High in vitamin E content, sunflower oil offers a combination of monounsaturated and polyunsaturated fats with low saturated fat levels. Higholeic sunflower oil has high levels of monounsaturates and high stability. Oilseeds International Ltd., San Francisco, Calif. (phone 415-956-7251, www.oilseedssf.com), offers HO-80 Sunflower Oil. The improvements made to high oleic sunflower planting seed hybrids have resulted in oleic acid levels at 85%, and more recent specialty hybrids yielding oleic acid levels that exceed 90%.
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At the 2011 IFT Food Expo, Dow AgroSciences unveiled saturated fat-free Omega-9 Sunflower Oil, which has zero trans fat and is high in monounsaturated fat. By using Omega-9 Sunflower Oil, food formulators may significantly reduce or eliminate saturated fat content amounts from listings on the new front-of-pack labels, which will begin to appear on retail shelves within the next two years.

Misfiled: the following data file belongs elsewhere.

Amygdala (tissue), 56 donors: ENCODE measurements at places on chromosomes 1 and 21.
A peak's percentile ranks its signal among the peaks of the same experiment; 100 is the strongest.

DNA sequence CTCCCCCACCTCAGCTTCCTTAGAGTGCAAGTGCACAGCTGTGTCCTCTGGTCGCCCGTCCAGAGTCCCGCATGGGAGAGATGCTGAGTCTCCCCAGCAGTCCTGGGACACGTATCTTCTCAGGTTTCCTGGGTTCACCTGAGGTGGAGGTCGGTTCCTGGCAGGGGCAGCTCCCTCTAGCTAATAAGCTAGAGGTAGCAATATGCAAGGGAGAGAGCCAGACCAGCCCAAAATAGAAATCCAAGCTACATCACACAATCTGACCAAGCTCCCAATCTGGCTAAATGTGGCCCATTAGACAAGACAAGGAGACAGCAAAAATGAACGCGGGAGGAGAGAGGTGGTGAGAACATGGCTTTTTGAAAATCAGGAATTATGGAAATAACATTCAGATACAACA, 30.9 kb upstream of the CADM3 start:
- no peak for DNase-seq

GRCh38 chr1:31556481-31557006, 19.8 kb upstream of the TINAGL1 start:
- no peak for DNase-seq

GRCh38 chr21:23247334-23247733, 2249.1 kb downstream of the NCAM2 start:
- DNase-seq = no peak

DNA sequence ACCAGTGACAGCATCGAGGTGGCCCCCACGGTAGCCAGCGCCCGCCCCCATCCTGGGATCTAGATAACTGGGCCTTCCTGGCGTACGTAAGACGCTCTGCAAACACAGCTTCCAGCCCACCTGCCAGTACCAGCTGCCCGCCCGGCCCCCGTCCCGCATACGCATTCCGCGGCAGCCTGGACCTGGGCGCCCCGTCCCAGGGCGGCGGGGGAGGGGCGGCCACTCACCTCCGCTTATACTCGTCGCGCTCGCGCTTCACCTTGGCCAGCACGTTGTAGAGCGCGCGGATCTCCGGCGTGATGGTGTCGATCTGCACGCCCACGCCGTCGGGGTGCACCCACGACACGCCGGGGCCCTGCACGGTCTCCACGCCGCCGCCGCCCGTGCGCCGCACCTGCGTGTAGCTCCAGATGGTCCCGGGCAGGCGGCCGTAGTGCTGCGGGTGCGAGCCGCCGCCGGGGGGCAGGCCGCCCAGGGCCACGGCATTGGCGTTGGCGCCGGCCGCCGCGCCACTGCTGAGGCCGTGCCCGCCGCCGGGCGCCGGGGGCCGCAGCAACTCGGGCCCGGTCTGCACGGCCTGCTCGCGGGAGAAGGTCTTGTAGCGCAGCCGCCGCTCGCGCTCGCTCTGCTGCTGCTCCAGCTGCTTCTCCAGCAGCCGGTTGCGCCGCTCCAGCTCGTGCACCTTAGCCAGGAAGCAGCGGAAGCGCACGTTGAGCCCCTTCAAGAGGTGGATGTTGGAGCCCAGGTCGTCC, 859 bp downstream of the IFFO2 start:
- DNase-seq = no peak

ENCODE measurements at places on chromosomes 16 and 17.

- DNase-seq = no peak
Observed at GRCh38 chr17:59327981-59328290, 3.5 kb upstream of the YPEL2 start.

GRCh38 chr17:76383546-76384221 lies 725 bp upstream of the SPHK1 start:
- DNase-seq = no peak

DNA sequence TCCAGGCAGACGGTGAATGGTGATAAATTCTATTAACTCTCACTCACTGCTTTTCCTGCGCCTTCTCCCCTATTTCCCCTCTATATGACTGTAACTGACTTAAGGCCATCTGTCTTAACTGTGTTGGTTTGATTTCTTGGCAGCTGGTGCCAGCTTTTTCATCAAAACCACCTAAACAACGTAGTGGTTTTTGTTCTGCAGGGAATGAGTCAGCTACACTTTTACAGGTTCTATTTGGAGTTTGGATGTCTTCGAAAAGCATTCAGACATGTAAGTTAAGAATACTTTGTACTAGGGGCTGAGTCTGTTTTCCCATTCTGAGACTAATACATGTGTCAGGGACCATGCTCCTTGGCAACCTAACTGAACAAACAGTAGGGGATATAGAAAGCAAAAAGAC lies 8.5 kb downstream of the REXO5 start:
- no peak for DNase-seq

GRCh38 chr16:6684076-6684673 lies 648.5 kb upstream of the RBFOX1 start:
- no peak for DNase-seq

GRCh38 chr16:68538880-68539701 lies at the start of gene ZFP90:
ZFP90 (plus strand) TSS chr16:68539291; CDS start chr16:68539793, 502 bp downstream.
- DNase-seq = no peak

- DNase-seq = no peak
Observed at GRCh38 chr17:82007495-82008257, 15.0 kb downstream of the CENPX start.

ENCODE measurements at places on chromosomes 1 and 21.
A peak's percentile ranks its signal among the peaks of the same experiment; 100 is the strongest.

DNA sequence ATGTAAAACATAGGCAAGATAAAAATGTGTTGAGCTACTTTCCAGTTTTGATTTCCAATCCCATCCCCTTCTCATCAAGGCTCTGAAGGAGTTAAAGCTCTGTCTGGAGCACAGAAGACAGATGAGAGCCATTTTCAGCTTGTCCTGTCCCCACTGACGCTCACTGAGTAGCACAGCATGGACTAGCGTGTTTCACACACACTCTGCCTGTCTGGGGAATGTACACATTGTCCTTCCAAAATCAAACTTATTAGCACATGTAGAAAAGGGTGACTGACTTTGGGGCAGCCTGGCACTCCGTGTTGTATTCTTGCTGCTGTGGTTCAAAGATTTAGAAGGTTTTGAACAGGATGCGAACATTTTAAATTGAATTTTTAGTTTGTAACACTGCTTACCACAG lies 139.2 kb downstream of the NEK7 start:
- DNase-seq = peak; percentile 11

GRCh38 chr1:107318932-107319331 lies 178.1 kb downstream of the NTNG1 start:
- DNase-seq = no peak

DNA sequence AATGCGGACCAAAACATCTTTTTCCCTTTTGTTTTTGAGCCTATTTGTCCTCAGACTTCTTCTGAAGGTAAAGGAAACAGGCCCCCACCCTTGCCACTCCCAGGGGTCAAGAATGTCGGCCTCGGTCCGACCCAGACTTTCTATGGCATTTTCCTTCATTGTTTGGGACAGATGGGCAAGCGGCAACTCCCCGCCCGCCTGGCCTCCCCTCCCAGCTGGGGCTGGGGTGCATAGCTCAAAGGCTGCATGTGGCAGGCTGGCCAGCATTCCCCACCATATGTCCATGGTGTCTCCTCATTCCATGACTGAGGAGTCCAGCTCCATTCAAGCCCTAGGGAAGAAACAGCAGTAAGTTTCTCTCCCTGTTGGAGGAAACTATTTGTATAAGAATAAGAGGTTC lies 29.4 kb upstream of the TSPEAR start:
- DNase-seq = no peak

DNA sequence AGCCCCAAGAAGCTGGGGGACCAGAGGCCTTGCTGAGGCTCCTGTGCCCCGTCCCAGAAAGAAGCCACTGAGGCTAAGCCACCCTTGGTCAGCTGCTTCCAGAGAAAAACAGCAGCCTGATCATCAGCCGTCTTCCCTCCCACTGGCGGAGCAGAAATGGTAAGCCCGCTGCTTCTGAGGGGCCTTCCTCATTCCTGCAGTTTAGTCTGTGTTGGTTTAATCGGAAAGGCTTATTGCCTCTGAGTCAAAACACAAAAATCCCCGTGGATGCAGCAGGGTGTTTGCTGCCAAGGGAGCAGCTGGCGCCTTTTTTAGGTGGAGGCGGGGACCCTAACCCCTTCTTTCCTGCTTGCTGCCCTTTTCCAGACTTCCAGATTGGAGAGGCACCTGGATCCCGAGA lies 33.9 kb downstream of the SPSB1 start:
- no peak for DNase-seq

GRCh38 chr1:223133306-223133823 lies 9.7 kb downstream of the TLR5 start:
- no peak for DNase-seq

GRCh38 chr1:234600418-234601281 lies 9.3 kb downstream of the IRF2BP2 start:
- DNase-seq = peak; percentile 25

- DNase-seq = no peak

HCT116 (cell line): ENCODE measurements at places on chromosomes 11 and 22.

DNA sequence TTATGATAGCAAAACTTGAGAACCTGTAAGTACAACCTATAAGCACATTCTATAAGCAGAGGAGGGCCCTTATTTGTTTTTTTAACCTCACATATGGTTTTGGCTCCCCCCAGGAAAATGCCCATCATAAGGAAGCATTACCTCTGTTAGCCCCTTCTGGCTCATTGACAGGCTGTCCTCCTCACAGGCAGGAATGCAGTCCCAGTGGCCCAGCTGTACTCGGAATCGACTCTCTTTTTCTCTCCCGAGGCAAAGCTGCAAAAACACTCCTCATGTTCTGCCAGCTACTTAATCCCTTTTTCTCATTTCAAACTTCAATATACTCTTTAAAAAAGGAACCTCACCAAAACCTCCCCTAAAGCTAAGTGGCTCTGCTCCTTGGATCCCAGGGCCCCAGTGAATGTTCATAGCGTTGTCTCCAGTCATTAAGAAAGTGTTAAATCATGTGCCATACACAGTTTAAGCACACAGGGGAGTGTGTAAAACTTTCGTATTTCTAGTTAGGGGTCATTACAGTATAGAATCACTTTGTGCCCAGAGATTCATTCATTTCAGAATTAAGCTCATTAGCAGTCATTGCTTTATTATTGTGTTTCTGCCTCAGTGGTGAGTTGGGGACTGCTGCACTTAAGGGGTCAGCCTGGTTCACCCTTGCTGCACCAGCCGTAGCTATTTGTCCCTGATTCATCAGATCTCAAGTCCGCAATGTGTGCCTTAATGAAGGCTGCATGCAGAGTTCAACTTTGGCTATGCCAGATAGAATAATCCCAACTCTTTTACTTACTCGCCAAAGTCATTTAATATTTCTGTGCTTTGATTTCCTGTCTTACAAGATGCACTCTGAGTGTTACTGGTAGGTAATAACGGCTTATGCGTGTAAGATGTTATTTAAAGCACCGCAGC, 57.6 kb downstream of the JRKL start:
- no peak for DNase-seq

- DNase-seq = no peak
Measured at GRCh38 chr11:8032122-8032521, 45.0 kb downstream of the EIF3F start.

Flaxseed oil is recognized for being a rich source of ALA. In a balanced diet, eating 5 g (1 teaspoon) of flax oil or 8 g (1 tablespoon) of milled flax daily provides enough ALA to meet dietary needs, according to the Flax Council of Canada. DeSpirt et al. (2009) demonstrated that supplements containing flaxseed or borage oil (2.2 g of total fatty acid) could benefit skin properties. Two groups of female subjects consumed flaxseed or borage oil for 12 weeks. The subjects in the control group received a placebo containing medium-chain fatty acids. The dose was 2.2 g of total fatty acids/day with ALA and linoleic acid as major constituents in the flaxseed oil and linoleic acid and gammalinolenic acid as the major constituents in the borage oil group.